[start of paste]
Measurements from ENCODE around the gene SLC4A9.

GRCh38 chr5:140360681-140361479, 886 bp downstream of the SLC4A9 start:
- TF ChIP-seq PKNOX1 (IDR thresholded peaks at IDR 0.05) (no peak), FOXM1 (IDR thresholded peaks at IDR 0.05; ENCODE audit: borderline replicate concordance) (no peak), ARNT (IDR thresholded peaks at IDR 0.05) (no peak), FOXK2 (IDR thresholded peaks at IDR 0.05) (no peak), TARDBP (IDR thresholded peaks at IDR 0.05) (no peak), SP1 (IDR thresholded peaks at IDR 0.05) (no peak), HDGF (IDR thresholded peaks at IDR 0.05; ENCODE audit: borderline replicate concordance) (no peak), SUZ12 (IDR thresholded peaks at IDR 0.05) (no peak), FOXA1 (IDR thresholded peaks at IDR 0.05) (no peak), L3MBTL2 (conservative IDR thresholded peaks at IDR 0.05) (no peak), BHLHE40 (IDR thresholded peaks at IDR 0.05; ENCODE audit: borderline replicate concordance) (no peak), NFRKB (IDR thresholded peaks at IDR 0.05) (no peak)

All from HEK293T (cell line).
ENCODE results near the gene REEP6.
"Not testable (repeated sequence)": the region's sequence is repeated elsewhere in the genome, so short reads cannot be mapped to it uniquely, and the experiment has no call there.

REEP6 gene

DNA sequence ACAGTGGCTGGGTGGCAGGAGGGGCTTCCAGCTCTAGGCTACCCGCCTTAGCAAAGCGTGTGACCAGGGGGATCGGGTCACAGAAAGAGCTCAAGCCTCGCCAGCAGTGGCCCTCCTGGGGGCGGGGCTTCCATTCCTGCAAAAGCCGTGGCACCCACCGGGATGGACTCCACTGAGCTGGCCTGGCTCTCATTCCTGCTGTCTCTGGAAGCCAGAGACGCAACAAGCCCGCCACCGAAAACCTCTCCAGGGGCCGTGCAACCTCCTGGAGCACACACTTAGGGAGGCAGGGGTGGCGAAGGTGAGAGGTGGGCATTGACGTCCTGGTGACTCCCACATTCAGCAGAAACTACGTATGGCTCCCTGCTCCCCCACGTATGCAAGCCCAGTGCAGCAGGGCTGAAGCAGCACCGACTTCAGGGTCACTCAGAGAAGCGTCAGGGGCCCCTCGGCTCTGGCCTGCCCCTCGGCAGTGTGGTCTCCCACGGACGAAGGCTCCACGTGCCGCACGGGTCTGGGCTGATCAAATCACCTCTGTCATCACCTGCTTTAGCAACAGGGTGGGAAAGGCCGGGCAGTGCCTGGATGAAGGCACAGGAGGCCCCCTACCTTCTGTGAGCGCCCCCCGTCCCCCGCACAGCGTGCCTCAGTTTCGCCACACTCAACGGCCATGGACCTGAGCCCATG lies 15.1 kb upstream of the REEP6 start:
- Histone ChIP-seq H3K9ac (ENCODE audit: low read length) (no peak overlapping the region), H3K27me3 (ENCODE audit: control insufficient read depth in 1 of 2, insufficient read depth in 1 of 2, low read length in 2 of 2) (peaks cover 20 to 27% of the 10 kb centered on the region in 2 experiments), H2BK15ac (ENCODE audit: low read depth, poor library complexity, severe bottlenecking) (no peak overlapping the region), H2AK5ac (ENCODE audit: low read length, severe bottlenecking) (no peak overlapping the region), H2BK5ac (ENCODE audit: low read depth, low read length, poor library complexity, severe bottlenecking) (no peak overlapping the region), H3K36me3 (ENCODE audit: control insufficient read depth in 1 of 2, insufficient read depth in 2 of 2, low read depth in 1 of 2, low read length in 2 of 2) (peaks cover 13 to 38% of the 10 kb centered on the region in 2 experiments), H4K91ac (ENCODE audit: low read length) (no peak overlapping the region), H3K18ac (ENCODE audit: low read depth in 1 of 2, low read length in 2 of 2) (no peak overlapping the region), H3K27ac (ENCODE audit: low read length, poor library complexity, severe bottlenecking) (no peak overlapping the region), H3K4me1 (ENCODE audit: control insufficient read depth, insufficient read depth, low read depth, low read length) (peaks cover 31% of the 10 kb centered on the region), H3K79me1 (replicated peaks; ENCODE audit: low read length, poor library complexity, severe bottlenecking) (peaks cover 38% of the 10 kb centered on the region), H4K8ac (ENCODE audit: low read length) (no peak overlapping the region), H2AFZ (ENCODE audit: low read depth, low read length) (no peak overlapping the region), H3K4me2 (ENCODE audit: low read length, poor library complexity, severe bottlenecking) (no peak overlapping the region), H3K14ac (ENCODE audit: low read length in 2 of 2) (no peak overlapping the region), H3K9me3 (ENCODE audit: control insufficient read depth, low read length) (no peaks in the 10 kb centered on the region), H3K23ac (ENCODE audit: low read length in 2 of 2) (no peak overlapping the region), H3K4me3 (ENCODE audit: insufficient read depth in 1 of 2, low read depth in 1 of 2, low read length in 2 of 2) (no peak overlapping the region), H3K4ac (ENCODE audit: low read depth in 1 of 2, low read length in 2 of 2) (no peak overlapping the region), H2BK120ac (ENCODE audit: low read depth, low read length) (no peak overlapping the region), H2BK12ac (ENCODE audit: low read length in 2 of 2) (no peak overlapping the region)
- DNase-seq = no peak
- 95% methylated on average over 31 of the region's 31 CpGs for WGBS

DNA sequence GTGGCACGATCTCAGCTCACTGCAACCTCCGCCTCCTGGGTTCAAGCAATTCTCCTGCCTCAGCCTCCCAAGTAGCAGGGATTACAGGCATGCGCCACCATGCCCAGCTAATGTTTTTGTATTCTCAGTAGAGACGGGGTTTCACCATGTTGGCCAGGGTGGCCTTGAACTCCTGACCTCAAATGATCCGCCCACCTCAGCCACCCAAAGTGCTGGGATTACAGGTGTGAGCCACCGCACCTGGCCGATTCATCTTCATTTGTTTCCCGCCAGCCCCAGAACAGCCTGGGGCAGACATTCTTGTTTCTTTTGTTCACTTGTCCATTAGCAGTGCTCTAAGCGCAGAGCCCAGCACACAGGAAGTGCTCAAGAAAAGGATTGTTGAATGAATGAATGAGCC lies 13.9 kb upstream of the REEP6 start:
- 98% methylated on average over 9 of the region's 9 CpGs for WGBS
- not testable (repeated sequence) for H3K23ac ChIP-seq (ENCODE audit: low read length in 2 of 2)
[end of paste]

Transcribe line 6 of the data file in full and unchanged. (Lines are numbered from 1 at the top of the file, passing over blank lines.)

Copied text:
"Not testable (repeated sequence)": the region's sequence is repeated elsewhere in the genome, so short reads cannot be mapped to it uniquely, and the experiment has no call there.